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  1. Kirk Smith delivers opening keynote at Clean Cooking Forum 2013

    Click here to see other events from the 2013 Clean Cooking Forum.


  2. Acute Lower Respiratory Infection in Childhood and Household Fuel Use in Bhaktapur, Nepal

    Bates MN, Chandyo RK, Valentiner-Branth P, Pokhrel AK, Mathisen M, Basnet S, Shrestha PS, Strand TA, Smith KR. Acute Lower Respiratory Infection in Childhood and Household Fuel Use in Bhaktapur, Nepal. Environ Health Perspect 121:637-642 (2013). http://dx.doi.org/10.1289/ehp.1205491 [online 19 March 2013]
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  3. Longitudinal Relationship between Personal CO and Personal PM2.5 among Women Cooking with Woodfired Cookstoves in Guatemala

    McCracken JP, Schwartz J, Diaz A, Bruce N, Smith KR (2013) Longitudinal Relationship between Personal CO and Personal PM2.5 among Women Cooking with Woodfired Cookstoves in Guatemala. PLoS ONE 8(2): e55670. doi:10.1371/journal.pone.0055670
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  4. A low-cost particle counter as a realtime fine-particle mass monitor

    Northcross AL, Edwards RJ, Johnson MA, Wang ZM, Zhu K, Allen T, Smith KR. A low-cost particle counter as a realtime fine-particle mass monitor. Environ. Sci.: Processes Impacts, 2013, 15 433.
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  5. Biomass Stoves and Lens Opacity and Cataract in Nepalese Women

    Pokhrel AK, Bates MN, Shrestha SP, Bailey IL, DiMartino RB, Smith KR. Biomass Stoves and Lens Opacity and Cataract in Nepalese Women. Optometry and Vision Science, Vol. 90, No. 3, March 2013.
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  6. A Discussion of Exposure Science in the 21st Century: A Vision and a Strategy

    Lioy PJ, Smith KR. A Discussion of Exposure Science in the 21st Century: A Vision and a Strategy. Environmental Health Perspectives 121:405–409 (2013). http://dx.doi.org/10.1289/ehp.1206170 [Online 31 January 2013]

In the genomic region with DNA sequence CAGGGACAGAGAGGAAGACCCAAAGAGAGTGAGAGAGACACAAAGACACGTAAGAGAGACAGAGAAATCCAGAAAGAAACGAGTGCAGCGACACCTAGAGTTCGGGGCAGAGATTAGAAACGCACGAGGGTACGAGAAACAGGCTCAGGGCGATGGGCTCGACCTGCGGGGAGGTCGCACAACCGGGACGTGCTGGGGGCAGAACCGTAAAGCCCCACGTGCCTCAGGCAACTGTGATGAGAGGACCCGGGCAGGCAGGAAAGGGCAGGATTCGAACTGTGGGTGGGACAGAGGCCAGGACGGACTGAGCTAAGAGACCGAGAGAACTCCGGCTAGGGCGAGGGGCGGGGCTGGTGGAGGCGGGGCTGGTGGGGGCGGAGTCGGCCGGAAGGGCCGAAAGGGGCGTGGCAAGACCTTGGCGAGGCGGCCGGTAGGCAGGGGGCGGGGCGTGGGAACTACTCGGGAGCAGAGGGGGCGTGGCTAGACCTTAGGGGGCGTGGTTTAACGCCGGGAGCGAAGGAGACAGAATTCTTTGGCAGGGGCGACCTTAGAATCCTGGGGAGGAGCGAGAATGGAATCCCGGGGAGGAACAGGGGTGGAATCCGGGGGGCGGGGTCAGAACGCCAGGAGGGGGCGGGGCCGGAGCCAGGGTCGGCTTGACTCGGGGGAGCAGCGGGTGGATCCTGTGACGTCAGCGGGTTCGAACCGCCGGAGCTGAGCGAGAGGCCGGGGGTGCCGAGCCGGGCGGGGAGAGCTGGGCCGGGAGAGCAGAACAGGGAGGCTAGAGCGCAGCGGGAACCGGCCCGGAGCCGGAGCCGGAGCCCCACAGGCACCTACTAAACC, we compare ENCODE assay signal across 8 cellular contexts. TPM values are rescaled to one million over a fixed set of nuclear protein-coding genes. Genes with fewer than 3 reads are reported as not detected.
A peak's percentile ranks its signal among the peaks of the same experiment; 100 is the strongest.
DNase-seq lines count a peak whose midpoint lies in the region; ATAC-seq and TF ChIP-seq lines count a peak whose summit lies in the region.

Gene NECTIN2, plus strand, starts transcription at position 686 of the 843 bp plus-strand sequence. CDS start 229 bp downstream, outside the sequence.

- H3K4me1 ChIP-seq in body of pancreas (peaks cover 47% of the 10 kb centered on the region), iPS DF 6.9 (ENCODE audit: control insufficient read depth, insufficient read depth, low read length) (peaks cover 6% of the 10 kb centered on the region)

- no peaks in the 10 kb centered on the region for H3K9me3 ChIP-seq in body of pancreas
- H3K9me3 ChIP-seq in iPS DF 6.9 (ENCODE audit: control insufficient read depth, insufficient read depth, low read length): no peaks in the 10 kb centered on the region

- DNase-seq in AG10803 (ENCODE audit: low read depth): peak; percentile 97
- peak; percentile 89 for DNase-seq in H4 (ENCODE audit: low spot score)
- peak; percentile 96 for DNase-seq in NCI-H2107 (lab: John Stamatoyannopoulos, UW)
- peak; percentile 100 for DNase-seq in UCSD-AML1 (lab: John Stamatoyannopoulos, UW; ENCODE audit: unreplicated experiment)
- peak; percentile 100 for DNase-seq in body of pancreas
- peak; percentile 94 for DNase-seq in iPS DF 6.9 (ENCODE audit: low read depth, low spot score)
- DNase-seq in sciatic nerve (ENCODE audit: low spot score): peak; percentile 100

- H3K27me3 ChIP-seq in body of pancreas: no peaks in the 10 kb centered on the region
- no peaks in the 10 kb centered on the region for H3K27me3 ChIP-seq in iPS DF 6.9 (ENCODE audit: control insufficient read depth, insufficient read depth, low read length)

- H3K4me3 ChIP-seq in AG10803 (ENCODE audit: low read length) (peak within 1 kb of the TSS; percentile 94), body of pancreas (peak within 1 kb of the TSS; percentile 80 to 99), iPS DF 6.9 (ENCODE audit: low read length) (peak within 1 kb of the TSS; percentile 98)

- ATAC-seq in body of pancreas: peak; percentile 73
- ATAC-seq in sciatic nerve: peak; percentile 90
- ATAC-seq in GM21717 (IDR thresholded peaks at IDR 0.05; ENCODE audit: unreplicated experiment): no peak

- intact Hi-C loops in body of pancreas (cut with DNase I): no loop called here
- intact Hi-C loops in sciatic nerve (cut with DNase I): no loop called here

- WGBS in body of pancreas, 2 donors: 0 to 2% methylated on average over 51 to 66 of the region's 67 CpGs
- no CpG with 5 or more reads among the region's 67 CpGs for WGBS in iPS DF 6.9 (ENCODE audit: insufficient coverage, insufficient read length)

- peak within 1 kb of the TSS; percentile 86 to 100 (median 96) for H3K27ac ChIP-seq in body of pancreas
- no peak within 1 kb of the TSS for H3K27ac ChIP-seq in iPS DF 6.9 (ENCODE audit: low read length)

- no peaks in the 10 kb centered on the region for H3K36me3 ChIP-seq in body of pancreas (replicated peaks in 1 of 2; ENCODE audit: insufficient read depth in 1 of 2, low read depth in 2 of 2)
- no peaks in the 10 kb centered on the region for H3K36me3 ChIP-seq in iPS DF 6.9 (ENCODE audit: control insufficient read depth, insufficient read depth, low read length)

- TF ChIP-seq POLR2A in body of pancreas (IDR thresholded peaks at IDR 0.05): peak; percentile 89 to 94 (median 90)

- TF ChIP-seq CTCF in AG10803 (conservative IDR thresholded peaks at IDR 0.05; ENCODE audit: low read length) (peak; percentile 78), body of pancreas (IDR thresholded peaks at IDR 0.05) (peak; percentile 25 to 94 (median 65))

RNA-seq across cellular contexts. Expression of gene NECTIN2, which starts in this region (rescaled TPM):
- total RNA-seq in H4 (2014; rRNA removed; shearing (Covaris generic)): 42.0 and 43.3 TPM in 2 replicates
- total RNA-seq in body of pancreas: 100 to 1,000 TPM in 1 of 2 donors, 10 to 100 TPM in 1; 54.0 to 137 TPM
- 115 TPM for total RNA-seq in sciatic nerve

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  7. Household air pollution and stillbirths in India: Analysis of the DLHS-II National Survey

    Lakshmi PVM, Virdi NK, Sharma A, Tripathy JP, Smith KR, Bates MN, Kumar R. Household air pollution and stillbirths in India: Analysis of the DLHS-II National Survey. Environmental Research 121 (2013) 17–22. http://dx.doi.org/10.1016/j.envres.2012.12.004
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  8. Energy and Human Health

    Smith KR, Frumkin H, Balakrishnan K, Butler CD, Chafe ZA, Fairlie I, Kinney P, Kjellstrom T, Mauzerall DL, McKone TE, McMichael AJ, Schneider M. Energy and Human Health. Annu. Rev. Public Health 2013. 34:25.1–25.30
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  9. Household fuels, low birth weight, and neonatal death in India: The separate impacts of biomass, kerosene, and coal

    Epstein MB, Bates MN, Arora NK, Balakrishnan K, Jack DW, Smith KR. Household fuels, low birth weight, and neonatal death in India: The separate
    impacts of biomass, kerosene, and coal International Journal of Hygiene and Environmental Health (2016) 523-532. http://dx.doi.org/10.1016/j.ijheh.2012.12.006
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  10. Tackling the world’s forgotten killer

    18 January, 2013

    “About the worst thing you can do is stick burning stuff in your mouth. Every year, tobacco kills more than six million people, according to the World health Organization. Including secondhand tobacco smoke affecting non-smokers, it is the chief cause of ill-health (measured as lost years of healthy life) among men globally and for everyone in North America and Western Europe.

    The terrible disease burden imposed by tobacco is recognized by most people, but the risk of another form of smoke is also highlighted in the new “Global Burden of Disease” report released last Month in The Lancet – smoke from cooking fires. About 40 percent of the world still cooks with solid fuels, like wood and coal, in simple stoves that release substantial amounts of the same kinds of hazardous chemicals found in tobacco smoke directly into the household environment. Indeed, a typical wood cookfire emits 400 cigarettes worth of smoke an hour.”

    Visit CNN for the rest of the op-ed piece.